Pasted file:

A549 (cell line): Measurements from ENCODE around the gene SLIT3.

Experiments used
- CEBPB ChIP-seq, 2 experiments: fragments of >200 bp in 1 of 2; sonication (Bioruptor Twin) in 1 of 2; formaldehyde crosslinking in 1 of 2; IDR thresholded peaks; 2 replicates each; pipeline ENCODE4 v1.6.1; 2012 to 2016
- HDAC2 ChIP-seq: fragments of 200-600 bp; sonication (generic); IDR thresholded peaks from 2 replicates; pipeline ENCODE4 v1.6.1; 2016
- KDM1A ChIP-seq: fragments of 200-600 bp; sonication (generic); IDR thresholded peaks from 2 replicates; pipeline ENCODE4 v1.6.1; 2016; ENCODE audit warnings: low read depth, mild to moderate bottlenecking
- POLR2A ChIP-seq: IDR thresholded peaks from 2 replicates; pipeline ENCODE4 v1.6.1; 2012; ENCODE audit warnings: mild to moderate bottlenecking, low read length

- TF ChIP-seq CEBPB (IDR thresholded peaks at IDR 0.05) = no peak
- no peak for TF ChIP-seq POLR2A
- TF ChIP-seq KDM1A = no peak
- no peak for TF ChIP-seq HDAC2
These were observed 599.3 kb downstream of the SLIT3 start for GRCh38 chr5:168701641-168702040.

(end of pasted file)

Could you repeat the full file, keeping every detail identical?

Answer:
A549 (cell line): Measurements from ENCODE around the gene SLIT3.

Experiments used
- CEBPB ChIP-seq, 2 experiments: fragments of >200 bp in 1 of 2; sonication (Bioruptor Twin) in 1 of 2; formaldehyde crosslinking in 1 of 2; IDR thresholded peaks; 2 replicates each; pipeline ENCODE4 v1.6.1; 2012 to 2016
- HDAC2 ChIP-seq: fragments of 200-600 bp; sonication (generic); IDR thresholded peaks from 2 replicates; pipeline ENCODE4 v1.6.1; 2016
- KDM1A ChIP-seq: fragments of 200-600 bp; sonication (generic); IDR thresholded peaks from 2 replicates; pipeline ENCODE4 v1.6.1; 2016; ENCODE audit warnings: low read depth, mild to moderate bottlenecking
- POLR2A ChIP-seq: IDR thresholded peaks from 2 replicates; pipeline ENCODE4 v1.6.1; 2012; ENCODE audit warnings: mild to moderate bottlenecking, low read length

- TF ChIP-seq CEBPB (IDR thresholded peaks at IDR 0.05) = no peak
- no peak for TF ChIP-seq POLR2A
- TF ChIP-seq KDM1A = no peak
- no peak for TF ChIP-seq HDAC2
These were observed 599.3 kb downstream of the SLIT3 start for GRCh38 chr5:168701641-168702040.